“The changing geopolitics of the Middle East” was the complex and timely topic of the first Sulaimani Forum, which gathered more than 130 international experts, academics, politicians and journalists at the ballroom of the American University of Iraq in Sulaimani.
For an Iraqi Kurd and someone who has attended many such events around the world, the Sulaimani Forum provided the most relevant discussions on Iraq, its politics and future. Iraqi Foreign Minister Hoshyar Zebari said the event, which will annually tackle the issues of the day, was infused with a “local flavor.”
The forum provided an opportunity to view the Middle East region and the world from the perspective of Iraq. The panels on the Arab Spring and Iraq’s neighbors offered good insight into the new politics of the region as a whole, of the immediate neighborhood, and their relevance to Iraq and the Kurdistan Region.
The discussion was not limited to traditional politics. The panel on “the oil dimension” provided excellent accounts of the current world energy market, noting that while the world’s energy dependency was declining, Western engagement in the region appeared on a steady course.
It was also an opportunity to look at failed examples of oil-producing countries, like Venezuela, and draw parallels with Iraq and the Kurdish Region’s oil policies.
The other eye-opening part of the forum was the future of Iraq. In looking at the new Middle East after the Arab Springs and the revolutions from regional and international perspectives, it became clear that a new Middle East is emerging. It is a Middle East of the people, and one that may not necessarily respect the state boundaries based on old international treaties and pacts. The feeling in the ballroom was that a new Middle East is being shaped, with a changed geopolitics and new demographics.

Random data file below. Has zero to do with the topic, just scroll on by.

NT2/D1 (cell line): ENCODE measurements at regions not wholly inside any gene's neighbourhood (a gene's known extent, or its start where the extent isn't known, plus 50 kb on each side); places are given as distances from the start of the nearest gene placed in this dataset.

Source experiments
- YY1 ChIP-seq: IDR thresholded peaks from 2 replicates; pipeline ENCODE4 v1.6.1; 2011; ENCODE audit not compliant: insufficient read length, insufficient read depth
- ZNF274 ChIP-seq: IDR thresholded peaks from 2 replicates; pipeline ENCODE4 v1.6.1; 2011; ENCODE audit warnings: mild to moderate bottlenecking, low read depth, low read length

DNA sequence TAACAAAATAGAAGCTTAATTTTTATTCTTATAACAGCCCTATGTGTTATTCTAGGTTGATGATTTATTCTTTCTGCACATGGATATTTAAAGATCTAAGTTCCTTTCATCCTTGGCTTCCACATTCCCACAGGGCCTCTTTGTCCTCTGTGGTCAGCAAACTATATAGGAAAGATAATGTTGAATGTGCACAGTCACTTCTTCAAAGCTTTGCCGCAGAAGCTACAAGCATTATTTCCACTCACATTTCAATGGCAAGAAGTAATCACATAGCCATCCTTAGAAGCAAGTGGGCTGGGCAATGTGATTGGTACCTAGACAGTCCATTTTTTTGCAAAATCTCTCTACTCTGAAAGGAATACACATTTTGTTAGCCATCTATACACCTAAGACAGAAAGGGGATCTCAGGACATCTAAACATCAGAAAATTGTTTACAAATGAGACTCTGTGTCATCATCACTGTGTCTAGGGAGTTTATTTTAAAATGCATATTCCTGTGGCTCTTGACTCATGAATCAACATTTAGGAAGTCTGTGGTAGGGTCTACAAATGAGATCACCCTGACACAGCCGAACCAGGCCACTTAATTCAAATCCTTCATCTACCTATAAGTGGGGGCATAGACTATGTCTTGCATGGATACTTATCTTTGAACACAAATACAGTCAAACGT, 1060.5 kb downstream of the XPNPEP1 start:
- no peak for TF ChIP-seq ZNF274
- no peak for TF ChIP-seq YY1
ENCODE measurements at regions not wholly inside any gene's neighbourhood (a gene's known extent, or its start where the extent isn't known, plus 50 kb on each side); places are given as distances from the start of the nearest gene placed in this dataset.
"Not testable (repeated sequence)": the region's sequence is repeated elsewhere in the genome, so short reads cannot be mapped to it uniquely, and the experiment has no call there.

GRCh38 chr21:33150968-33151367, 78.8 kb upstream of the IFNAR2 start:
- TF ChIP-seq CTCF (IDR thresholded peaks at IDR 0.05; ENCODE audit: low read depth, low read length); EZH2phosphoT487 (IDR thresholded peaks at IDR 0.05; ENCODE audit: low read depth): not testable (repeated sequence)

On Iraq, the composition of the audience itself, and how it was grouped together in parts of the ballroom, provided a hint at the shape of a new, future Iraq. In the back rows of the auditorium sat students of the host university itself. They were in their 20s, and will be the next leaders of Iraq and the Kurdistan Region, if granted equal opportunity to enter politics.
But here is the twist: They did not remember Saddam Hussein, did not speak Arabic and had never been to the Arab part of Iraq. A few days after the forum ended, they commemorated the 25th anniversary of Halabja – a symbol of genocide against the Kurds.
In future, this absent memory of Saddam is all they will have in common with their counterparts in the center and south of the “country.” The way things are, two new Iraqs are evolving.
The Sulaimani Forum is one of those serious attempts to explore where the students of the back rows of the ballroom will be in the future, and whether or not the two Iraqs are reconcilable.